A Studio Conversation with

Tomas Kominis Endresen

We take a walk through Tomas Kominis Endresen’s Master exhibition, 6 MINUTES OF FRESHNESS, at Gallery Mejan at the end of September. We look without talking. Later he will describe the exhibition as very personal even though it may seem aloof on first impressions. A dialogue takes place in terms of colour and material. It is a body of cells referring to one another; elements are repeated, subtracted and added.

Tomas guides me through the exhibition. We stand in the entrance hall with our backs to the door. He shows me the angles which he wants us to keep in mind. In front of us the stairs lead down into the gallery, another Master exhibition is underway in the space to the left. The visual contrast between them is already obvious here. Along the left side of the wall traces of wall filler have been left behind whereas the right side, which is Tomas’, reflects the impossible task of trying to achieve the perfect surface. Here, the crispness of the white cube is more intense and is reinforced by the well-polished surfaces, a feeling of good taste, and pureness.

– We often have a very superficial way of relating to the world, so it feels natural to point out the obvious instead of exposing what lies beneath. There are also so many ways of interpreting the surface. Then there is already something about contemporary art that points specifically to the surface, or rather a return to it.

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What are you referring to specifically?
This idea that the material itself should be able to tell a story, or that it is in itself complete. I wonder why this has become so exciting today. I have not disclosed anything in particular but it’s interesting to work both with and against. That has been one of the starting points in this exhibition. How to assemble a space that makes people feel productively challenged by what they are experiencing. When I started working with art I was very much caught up in the discussion and conversation around art, what art can and can’t do. This developed into an enquiry into the discussion, or the chit chat in-between, where the exhibition acts as a set of parameters. Where even idle chatter acts as exchangeable commodities of theoretical elaborations. I think I’m somewhere in the middle because I’m still very interested in what emerges from the murmurings that hover around it. This is maybe connected to me thinking that there are limits to what art can and can´t do.

What do you think this limitation looks like?
It seems as though art today is very much about how we negotiate numerous appearances while at the same time we have certain expectations that it should be able to unveil something more. I have a hard time believing that all art can support the weight that we aspire for it.

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There is a container of disposable blue shoe covers in the entrance to the gallery space. Tomas hasn’t put up any kind of sign encouraging visitors to put them on but is anyway annoyed when people don’t.

The first thing that we come across once we have taken a step into the room is a kind of room divider in three parts. The first part is a white wall. There is a transparent blue line in the middle of it, about a centimeter thick and thirty centimeters wide.

– I imagined this as a painting. Really it’s the back of a shelf that you can see from the other side. You could see the next wall as speaking about abstract painting as well. It consists of a wooden frame made of walnut that encases double silicone glazed acrylic glass. A pattern has been built up between the panes with Kiehl’s Pour Homme shower gel. It has a very typically masculine fragrance reminiscent of what would always be in your father´s bathroom locker. I chose the wooden frame because it hints at something fancy or up-scale, and I wanted something that clearly pointed to it´s natural origin. The third wall has more of a practical function and makes it so that the arrangement can stand up at all, but it constructs the space in the manner I was looking for.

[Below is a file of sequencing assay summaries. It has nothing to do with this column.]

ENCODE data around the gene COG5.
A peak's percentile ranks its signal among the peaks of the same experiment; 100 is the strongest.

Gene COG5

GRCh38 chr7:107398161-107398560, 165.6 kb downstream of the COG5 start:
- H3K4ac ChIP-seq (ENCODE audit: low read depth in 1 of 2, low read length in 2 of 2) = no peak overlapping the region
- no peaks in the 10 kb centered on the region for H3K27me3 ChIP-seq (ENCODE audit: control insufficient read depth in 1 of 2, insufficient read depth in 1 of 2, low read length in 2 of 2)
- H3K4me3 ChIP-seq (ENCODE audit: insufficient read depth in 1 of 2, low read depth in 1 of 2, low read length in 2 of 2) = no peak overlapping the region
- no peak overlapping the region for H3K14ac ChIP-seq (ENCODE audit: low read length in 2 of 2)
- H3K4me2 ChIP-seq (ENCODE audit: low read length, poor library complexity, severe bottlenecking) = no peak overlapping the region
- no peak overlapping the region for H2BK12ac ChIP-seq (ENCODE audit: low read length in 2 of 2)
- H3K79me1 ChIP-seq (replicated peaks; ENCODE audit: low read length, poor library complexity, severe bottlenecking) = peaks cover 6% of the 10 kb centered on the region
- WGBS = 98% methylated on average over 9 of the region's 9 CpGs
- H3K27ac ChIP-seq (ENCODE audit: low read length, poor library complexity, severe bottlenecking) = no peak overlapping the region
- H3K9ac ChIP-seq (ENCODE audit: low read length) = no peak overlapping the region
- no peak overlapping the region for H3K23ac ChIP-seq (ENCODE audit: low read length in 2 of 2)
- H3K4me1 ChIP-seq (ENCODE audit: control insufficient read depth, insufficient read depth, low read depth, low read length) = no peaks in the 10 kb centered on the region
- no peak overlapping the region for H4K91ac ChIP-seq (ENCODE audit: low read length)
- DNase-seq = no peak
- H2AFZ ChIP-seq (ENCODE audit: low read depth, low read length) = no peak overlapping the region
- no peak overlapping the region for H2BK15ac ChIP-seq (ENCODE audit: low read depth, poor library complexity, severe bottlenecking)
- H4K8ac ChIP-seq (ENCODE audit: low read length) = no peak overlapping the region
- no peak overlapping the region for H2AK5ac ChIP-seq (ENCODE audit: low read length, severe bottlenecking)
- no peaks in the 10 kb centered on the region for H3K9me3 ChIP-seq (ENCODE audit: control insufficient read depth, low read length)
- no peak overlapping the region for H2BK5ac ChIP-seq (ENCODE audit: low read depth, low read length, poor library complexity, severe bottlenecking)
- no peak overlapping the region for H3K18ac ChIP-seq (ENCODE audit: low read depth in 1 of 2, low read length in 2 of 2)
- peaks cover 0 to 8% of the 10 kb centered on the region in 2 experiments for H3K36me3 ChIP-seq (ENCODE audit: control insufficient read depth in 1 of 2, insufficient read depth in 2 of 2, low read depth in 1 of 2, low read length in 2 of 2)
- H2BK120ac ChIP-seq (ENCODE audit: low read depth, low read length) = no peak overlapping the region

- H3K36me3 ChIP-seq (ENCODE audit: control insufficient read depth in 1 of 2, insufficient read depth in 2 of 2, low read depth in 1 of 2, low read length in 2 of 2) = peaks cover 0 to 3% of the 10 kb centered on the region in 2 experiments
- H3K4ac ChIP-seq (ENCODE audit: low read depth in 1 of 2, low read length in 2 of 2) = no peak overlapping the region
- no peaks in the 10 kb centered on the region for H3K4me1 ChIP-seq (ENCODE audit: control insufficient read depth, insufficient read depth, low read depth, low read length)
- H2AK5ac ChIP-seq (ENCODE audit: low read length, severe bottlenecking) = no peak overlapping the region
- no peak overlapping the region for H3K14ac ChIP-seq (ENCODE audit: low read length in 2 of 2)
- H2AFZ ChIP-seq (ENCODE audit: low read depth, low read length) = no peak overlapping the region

What is it with fragrances in contemporary art? It feels like they’ve popped up all over the place.
I’ve been wondering that as well. Maybe it’s because you have to be there in order to experience it. Regardless of how many cooking shows you watch you are never going to smell that Moroccan tagine. Or 3D glasses at the movies as another example that demands your participating.

At two points within the exhibition Tomas has incorporated handrails which, at first glance, appear to be a part of the original architecture.

– They have a symbolical spatial specificity. School has acted as a reassuring point for me to lean on. Now that I have reached this point in my trajectory, this exhibition serves as part of my entering into a new dimension in my work. With this in mind, I figured that the handrails should blend into the surroundings and be constant as opposed to the more fleeting elements. The hand wash in the film gives a sort of momentary guise of freshness but the handrails appear fresh however you look at them.

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At the same time handrails can be one of the most frightening things for people with germaphobia.
Yeah that’s addressed in the film a bit as well. I myself have a few phobias.

That was the first thing I thought about when I started watching your video. Washing your hands in such a focused way is an extremely overt visualization of germaphobia.
Every time I am on an elevator or an airplane there is always someone right behind me, or beside me, that is coughing or sneezing. That is implied in the film with the use of, among other sounds, a sneeze, that speaks about the uncontrollable. So there are definitely contradictions with these railings, as they are an idea of a support structure that in practice doesn’t really work. And this recurs in the video work where you’re trying to clean a piece of acrylic glass which, in itself, is an impossible task. As soon as you try to clean it you get marks on it. It’s an unprotected surface as soon as you pull off the plastic film and even if you leave it on when the pane is scratched marks build up under it.

 

Tomas takes out his phone and points out the screen protector.